For users who got that metaphor, it was a very powerful service, but its interface also presented a barrier to entry for new users. Today, the company is launching a radical redesign that does away with most of the old baggage of Pearltrees 1.0. Gone are the Flash dependency, the tree diagrams, the little round pearls that represented your content and most everything else from the old interface. Here is what Pearltrees 1.0 looked like: And here is the new version: Pearltrees’ mission is still to allow you to organize everything you want on the service (in that respect, it almost competes with Evernote). 3. “We took what everybody liked about the old version and put it into a visualization that everybody could grasp right away,” Lamothe said. Pearltrees Brings New Editing Features To Its Curation Service. Pearltrees, the Paris-based curation and bookmarking service, is launching a major update to its service today that brings a number of new editing tools to the site.
Pearltrees users were already able to write and save notes, as well as store images and other content on the service. Now, they will also be able to annotate the texts they saved from around the web, caption images and use the service’s new WYSIWYG text editor to write more complex notes. The service is also adding a couple of new personalization features that allow users to add a new background to their collections and change the overall look and feel of the collection. The new editor, as well as the ability to caption images and illustrate their collections with handpicked images will be available to all users, while the more advanced personalization and annotation tools will only be available for paying Pearltrees Premium subscribers. 2.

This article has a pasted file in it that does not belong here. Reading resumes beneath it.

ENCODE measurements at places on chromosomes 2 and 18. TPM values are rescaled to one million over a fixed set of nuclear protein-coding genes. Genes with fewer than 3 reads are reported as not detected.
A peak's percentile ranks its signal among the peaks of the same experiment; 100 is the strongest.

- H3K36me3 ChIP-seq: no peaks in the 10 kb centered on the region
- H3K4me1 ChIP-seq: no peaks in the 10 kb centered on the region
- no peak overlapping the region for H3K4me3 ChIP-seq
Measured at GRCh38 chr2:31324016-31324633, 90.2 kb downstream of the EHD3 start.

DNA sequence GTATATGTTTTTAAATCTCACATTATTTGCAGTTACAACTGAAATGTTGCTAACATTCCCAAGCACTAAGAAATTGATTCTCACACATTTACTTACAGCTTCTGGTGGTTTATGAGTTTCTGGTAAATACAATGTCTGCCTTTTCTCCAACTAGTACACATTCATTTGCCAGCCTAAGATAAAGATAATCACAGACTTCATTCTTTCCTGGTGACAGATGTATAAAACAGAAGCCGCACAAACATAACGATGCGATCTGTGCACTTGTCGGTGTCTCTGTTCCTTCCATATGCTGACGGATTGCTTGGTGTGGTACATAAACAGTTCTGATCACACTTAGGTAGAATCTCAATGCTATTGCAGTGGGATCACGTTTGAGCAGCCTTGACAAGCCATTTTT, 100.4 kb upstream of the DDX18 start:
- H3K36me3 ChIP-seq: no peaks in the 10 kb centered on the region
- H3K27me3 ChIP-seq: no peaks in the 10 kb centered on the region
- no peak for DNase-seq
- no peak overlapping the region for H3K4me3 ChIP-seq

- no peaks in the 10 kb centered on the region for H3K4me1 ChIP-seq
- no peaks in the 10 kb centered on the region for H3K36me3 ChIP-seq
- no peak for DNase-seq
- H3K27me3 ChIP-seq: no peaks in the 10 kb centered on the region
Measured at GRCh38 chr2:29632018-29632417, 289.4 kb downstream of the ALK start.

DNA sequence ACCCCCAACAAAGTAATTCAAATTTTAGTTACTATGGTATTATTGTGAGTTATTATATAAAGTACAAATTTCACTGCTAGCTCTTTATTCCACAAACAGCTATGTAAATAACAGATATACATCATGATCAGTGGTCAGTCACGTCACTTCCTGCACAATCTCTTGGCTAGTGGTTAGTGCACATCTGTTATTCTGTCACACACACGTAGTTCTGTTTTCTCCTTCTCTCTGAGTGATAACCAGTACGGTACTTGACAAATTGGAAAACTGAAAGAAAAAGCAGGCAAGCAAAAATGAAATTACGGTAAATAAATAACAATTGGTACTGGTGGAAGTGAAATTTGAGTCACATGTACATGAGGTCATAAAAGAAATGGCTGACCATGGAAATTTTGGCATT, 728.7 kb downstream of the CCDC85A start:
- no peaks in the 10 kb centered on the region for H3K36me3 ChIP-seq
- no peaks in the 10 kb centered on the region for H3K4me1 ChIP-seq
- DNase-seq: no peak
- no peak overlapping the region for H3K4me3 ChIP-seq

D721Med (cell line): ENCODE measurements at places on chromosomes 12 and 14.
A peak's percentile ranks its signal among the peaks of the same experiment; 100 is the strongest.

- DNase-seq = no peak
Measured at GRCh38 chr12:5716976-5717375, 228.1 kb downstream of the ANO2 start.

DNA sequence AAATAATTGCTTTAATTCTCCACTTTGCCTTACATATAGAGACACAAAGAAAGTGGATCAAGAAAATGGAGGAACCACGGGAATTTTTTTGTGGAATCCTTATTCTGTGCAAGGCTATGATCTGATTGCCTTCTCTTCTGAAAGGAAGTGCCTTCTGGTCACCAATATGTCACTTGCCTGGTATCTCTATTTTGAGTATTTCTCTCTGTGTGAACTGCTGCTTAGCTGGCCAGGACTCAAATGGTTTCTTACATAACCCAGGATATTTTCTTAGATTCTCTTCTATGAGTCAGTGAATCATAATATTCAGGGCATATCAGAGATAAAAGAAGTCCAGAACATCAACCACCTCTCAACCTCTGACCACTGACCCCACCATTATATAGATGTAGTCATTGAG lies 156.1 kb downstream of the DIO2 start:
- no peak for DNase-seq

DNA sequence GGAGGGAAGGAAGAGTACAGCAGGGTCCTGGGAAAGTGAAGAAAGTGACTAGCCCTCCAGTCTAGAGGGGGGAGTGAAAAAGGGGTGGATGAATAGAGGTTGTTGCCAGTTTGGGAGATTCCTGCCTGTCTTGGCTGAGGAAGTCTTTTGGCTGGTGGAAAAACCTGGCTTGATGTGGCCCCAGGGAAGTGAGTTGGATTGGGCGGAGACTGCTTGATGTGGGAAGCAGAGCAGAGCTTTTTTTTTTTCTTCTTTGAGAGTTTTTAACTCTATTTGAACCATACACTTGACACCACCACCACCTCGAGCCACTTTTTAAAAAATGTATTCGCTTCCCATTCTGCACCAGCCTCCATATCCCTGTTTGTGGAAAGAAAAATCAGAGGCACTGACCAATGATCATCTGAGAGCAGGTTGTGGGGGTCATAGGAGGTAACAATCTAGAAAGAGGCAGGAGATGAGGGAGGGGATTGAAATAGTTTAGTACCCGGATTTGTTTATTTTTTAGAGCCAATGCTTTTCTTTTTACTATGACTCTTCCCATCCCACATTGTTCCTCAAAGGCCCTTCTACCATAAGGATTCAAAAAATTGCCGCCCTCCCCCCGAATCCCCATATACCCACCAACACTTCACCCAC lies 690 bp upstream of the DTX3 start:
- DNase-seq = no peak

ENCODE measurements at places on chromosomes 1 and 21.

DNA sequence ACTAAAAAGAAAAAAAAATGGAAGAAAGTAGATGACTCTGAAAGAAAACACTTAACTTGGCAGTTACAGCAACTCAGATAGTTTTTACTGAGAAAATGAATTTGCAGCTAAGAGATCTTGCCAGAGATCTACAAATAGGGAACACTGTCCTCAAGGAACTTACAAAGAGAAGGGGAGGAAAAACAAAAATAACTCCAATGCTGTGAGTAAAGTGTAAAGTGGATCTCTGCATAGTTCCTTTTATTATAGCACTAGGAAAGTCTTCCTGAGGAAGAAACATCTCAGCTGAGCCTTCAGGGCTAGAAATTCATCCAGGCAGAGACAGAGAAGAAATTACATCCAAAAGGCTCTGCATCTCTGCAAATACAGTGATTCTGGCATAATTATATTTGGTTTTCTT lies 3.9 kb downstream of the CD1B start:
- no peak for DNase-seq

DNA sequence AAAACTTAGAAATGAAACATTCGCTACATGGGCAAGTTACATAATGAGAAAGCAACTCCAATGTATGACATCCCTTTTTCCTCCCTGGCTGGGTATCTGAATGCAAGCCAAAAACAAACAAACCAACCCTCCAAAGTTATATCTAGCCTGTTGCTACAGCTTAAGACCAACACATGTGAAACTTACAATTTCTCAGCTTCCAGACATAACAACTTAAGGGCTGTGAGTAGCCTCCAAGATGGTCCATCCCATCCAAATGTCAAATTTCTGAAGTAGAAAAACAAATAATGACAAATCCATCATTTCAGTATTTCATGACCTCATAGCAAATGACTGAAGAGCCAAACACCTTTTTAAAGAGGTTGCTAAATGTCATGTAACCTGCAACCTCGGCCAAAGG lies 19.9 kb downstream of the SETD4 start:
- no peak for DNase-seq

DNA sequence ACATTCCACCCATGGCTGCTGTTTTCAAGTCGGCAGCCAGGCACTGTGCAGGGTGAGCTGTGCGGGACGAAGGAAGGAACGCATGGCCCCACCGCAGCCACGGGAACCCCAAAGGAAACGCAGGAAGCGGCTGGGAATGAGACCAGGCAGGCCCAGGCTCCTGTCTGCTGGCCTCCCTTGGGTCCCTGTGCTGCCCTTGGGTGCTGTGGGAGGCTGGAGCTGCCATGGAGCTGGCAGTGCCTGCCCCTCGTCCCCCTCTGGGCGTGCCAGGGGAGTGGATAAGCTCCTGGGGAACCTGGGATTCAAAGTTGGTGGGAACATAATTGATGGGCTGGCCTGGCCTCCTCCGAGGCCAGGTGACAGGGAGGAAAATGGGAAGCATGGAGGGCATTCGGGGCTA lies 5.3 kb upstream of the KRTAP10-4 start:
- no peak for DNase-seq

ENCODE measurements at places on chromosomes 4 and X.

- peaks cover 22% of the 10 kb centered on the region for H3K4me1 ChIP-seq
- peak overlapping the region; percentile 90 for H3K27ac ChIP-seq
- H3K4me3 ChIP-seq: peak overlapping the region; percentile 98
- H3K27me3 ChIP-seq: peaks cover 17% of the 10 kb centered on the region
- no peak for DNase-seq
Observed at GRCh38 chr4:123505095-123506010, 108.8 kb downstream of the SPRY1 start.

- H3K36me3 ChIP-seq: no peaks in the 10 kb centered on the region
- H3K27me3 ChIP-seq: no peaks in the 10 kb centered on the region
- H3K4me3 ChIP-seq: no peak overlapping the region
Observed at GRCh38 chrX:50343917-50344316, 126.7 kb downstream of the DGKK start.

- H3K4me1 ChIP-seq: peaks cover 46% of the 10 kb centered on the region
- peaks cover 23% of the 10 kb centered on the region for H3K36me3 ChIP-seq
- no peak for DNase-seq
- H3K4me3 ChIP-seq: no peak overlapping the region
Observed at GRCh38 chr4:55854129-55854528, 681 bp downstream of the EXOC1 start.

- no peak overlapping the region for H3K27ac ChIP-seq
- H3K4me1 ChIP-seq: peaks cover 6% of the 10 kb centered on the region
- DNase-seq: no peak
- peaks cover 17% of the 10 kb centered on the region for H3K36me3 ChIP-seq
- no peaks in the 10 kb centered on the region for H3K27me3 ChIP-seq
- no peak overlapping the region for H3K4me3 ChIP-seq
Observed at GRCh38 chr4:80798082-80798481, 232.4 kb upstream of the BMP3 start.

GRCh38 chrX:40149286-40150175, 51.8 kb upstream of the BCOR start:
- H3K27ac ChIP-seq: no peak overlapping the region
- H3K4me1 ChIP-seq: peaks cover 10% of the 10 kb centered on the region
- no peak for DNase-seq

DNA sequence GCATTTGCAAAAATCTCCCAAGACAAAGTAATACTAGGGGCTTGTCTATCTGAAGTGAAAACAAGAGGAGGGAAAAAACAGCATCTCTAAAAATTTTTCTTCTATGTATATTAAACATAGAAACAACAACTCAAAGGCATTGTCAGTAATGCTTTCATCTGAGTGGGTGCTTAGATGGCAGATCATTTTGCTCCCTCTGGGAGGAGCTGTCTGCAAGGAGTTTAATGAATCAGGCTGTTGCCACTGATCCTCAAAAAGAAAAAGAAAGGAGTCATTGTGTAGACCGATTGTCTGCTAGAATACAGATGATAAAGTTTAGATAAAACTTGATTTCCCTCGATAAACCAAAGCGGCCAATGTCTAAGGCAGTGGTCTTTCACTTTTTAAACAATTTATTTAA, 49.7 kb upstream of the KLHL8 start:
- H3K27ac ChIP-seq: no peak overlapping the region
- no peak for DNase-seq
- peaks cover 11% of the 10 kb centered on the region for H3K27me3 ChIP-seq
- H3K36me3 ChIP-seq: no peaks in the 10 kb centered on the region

Pearltrees releases a new version, without any pearls nor trees. The Paris-based startup founded in 2009 once declared: “We focus on the visual potential of Pearltrees to let people dive deeply into their interests and nearly feel them”. Their product, offering a digital curation tool, was unique because of the visual interface voluntareely original: links and folders symbolized by rounded pearls attached together like the branches of a tree.